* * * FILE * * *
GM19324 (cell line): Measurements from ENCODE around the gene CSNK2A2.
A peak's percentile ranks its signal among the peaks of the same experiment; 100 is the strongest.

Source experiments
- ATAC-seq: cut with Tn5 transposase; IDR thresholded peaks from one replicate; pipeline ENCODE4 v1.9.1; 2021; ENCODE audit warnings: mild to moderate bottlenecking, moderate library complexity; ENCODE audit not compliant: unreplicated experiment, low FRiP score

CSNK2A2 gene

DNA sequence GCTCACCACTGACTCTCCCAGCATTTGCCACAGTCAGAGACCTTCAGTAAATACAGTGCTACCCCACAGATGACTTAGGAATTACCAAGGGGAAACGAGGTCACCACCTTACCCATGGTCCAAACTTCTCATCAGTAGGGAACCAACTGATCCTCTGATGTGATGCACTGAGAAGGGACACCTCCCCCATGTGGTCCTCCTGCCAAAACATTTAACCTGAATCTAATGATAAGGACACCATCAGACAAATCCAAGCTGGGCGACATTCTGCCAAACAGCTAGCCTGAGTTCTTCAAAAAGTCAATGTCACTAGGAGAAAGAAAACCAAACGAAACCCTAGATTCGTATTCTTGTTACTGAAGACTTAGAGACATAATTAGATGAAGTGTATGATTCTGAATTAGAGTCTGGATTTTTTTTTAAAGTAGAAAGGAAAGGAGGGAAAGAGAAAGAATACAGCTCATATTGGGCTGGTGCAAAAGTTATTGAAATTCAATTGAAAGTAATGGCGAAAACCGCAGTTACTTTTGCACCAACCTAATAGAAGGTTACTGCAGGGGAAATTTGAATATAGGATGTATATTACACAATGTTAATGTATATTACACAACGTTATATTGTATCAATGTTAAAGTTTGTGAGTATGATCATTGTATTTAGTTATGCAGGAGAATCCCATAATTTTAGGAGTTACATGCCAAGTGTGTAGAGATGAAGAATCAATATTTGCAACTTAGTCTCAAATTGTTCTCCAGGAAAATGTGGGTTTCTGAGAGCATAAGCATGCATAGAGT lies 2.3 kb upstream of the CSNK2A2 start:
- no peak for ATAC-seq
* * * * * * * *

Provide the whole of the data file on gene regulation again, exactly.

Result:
GM19324 (cell line): Measurements from ENCODE around the gene CSNK2A2.
A peak's percentile ranks its signal among the peaks of the same experiment; 100 is the strongest.

Source experiments
- ATAC-seq: cut with Tn5 transposase; IDR thresholded peaks from one replicate; pipeline ENCODE4 v1.9.1; 2021; ENCODE audit warnings: mild to moderate bottlenecking, moderate library complexity; ENCODE audit not compliant: unreplicated experiment, low FRiP score

CSNK2A2 gene

DNA sequence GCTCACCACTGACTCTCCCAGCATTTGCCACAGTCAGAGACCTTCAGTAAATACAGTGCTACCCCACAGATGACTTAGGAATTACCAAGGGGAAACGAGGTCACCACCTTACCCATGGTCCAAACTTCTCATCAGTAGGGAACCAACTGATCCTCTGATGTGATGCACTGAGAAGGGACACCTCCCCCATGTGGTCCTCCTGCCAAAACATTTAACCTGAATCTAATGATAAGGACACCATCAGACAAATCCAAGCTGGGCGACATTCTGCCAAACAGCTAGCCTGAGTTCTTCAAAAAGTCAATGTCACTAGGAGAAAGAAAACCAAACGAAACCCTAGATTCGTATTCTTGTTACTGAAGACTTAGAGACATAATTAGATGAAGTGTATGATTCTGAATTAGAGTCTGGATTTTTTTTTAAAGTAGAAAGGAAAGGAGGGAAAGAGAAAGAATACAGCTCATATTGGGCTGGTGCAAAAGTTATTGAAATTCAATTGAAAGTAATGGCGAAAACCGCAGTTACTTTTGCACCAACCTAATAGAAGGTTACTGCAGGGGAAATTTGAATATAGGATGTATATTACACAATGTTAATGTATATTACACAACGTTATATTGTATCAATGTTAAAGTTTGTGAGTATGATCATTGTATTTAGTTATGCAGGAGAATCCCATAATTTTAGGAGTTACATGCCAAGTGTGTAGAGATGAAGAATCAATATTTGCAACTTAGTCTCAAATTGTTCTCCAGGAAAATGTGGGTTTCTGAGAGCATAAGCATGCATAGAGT lies 2.3 kb upstream of the CSNK2A2 start:
- no peak for ATAC-seq